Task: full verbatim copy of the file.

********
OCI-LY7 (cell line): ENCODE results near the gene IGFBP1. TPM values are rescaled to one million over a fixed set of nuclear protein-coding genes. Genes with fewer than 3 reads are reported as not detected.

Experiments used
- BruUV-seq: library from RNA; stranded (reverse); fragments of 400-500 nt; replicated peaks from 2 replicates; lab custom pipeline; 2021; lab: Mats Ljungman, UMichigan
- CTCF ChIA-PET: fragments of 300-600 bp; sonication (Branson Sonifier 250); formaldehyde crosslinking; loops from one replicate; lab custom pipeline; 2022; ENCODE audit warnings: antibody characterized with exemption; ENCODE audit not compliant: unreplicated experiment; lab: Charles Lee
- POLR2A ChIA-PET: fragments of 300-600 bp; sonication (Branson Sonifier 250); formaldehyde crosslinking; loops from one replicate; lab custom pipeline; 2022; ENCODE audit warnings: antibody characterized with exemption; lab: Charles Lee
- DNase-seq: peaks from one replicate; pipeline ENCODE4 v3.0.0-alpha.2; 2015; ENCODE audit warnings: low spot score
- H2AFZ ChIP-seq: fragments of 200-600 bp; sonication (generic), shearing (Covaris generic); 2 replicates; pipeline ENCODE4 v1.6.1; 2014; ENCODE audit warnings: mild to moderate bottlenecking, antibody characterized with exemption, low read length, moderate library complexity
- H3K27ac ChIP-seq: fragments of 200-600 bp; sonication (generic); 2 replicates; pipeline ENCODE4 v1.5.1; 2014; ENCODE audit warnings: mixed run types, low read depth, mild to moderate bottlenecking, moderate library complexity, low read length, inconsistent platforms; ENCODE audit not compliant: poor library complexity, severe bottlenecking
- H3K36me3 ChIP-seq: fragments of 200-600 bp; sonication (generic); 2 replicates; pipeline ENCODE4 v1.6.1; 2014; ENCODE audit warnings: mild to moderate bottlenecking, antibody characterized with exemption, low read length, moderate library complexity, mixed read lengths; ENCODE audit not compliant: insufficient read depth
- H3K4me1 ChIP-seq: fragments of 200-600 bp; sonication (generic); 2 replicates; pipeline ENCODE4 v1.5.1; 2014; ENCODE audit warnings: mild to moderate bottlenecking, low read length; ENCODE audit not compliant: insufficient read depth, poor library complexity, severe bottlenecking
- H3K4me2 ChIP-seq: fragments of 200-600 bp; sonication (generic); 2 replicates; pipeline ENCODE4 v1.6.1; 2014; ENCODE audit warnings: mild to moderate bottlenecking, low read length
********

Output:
OCI-LY7 (cell line): ENCODE results near the gene IGFBP1. TPM values are rescaled to one million over a fixed set of nuclear protein-coding genes. Genes with fewer than 3 reads are reported as not detected.

Experiments used
- BruUV-seq: library from RNA; stranded (reverse); fragments of 400-500 nt; replicated peaks from 2 replicates; lab custom pipeline; 2021; lab: Mats Ljungman, UMichigan
- CTCF ChIA-PET: fragments of 300-600 bp; sonication (Branson Sonifier 250); formaldehyde crosslinking; loops from one replicate; lab custom pipeline; 2022; ENCODE audit warnings: antibody characterized with exemption; ENCODE audit not compliant: unreplicated experiment; lab: Charles Lee
- POLR2A ChIA-PET: fragments of 300-600 bp; sonication (Branson Sonifier 250); formaldehyde crosslinking; loops from one replicate; lab custom pipeline; 2022; ENCODE audit warnings: antibody characterized with exemption; lab: Charles Lee
- DNase-seq: peaks from one replicate; pipeline ENCODE4 v3.0.0-alpha.2; 2015; ENCODE audit warnings: low spot score
- H2AFZ ChIP-seq: fragments of 200-600 bp; sonication (generic), shearing (Covaris generic); 2 replicates; pipeline ENCODE4 v1.6.1; 2014; ENCODE audit warnings: mild to moderate bottlenecking, antibody characterized with exemption, low read length, moderate library complexity
- H3K27ac ChIP-seq: fragments of 200-600 bp; sonication (generic); 2 replicates; pipeline ENCODE4 v1.5.1; 2014; ENCODE audit warnings: mixed run types, low read depth, mild to moderate bottlenecking, moderate library complexity, low read length, inconsistent platforms; ENCODE audit not compliant: poor library complexity, severe bottlenecking
- H3K36me3 ChIP-seq: fragments of 200-600 bp; sonication (generic); 2 replicates; pipeline ENCODE4 v1.6.1; 2014; ENCODE audit warnings: mild to moderate bottlenecking, antibody characterized with exemption, low read length, moderate library complexity, mixed read lengths; ENCODE audit not compliant: insufficient read depth
- H3K4me1 ChIP-seq: fragments of 200-600 bp; sonication (generic); 2 replicates; pipeline ENCODE4 v1.5.1; 2014; ENCODE audit warnings: mild to moderate bottlenecking, low read length; ENCODE audit not compliant: insufficient read depth, poor library complexity, severe bottlenecking
- H3K4me2 ChIP-seq: fragments of 200-600 bp; sonication (generic); 2 replicates; pipeline ENCODE4 v1.6.1; 2014; ENCODE audit warnings: mild to moderate bottlenecking, low read length